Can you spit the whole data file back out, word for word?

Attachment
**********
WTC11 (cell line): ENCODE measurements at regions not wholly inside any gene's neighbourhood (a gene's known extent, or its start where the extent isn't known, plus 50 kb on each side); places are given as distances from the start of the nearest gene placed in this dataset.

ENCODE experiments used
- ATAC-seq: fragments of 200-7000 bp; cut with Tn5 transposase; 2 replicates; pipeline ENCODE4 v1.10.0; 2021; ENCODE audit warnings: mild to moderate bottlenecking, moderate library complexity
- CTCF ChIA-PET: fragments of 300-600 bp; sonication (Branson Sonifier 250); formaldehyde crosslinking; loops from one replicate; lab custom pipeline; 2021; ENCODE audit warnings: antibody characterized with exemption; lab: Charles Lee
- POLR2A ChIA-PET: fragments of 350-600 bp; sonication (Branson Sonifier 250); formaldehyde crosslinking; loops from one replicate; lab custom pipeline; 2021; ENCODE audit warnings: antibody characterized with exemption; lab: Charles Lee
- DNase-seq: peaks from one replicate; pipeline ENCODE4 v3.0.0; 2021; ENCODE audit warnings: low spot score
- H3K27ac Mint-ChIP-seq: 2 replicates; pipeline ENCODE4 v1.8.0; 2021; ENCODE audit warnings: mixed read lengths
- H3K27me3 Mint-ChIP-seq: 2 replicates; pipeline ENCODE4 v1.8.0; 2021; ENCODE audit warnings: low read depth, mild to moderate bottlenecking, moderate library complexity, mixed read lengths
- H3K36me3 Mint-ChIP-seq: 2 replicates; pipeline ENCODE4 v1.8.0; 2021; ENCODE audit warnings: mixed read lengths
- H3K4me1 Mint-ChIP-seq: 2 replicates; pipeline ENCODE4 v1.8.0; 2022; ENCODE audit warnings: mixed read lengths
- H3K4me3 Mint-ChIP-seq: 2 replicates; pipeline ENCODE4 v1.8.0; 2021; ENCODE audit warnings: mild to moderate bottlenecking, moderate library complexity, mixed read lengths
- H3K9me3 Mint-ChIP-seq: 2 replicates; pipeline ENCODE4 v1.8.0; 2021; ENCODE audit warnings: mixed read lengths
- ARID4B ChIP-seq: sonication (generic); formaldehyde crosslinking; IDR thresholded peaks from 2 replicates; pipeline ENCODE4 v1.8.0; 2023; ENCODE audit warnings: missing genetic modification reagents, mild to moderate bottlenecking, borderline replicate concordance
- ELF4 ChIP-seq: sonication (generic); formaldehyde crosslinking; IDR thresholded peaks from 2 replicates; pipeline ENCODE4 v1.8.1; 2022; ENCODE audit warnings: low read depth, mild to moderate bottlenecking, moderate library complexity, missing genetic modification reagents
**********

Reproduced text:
WTC11 (cell line): ENCODE measurements at regions not wholly inside any gene's neighbourhood (a gene's known extent, or its start where the extent isn't known, plus 50 kb on each side); places are given as distances from the start of the nearest gene placed in this dataset.

ENCODE experiments used
- ATAC-seq: fragments of 200-7000 bp; cut with Tn5 transposase; 2 replicates; pipeline ENCODE4 v1.10.0; 2021; ENCODE audit warnings: mild to moderate bottlenecking, moderate library complexity
- CTCF ChIA-PET: fragments of 300-600 bp; sonication (Branson Sonifier 250); formaldehyde crosslinking; loops from one replicate; lab custom pipeline; 2021; ENCODE audit warnings: antibody characterized with exemption; lab: Charles Lee
- POLR2A ChIA-PET: fragments of 350-600 bp; sonication (Branson Sonifier 250); formaldehyde crosslinking; loops from one replicate; lab custom pipeline; 2021; ENCODE audit warnings: antibody characterized with exemption; lab: Charles Lee
- DNase-seq: peaks from one replicate; pipeline ENCODE4 v3.0.0; 2021; ENCODE audit warnings: low spot score
- H3K27ac Mint-ChIP-seq: 2 replicates; pipeline ENCODE4 v1.8.0; 2021; ENCODE audit warnings: mixed read lengths
- H3K27me3 Mint-ChIP-seq: 2 replicates; pipeline ENCODE4 v1.8.0; 2021; ENCODE audit warnings: low read depth, mild to moderate bottlenecking, moderate library complexity, mixed read lengths
- H3K36me3 Mint-ChIP-seq: 2 replicates; pipeline ENCODE4 v1.8.0; 2021; ENCODE audit warnings: mixed read lengths
- H3K4me1 Mint-ChIP-seq: 2 replicates; pipeline ENCODE4 v1.8.0; 2022; ENCODE audit warnings: mixed read lengths
- H3K4me3 Mint-ChIP-seq: 2 replicates; pipeline ENCODE4 v1.8.0; 2021; ENCODE audit warnings: mild to moderate bottlenecking, moderate library complexity, mixed read lengths
- H3K9me3 Mint-ChIP-seq: 2 replicates; pipeline ENCODE4 v1.8.0; 2021; ENCODE audit warnings: mixed read lengths
- ARID4B ChIP-seq: sonication (generic); formaldehyde crosslinking; IDR thresholded peaks from 2 replicates; pipeline ENCODE4 v1.8.0; 2023; ENCODE audit warnings: missing genetic modification reagents, mild to moderate bottlenecking, borderline replicate concordance
- ELF4 ChIP-seq: sonication (generic); formaldehyde crosslinking; IDR thresholded peaks from 2 replicates; pipeline ENCODE4 v1.8.1; 2022; ENCODE audit warnings: low read depth, mild to moderate bottlenecking, moderate library complexity, missing genetic modification reagents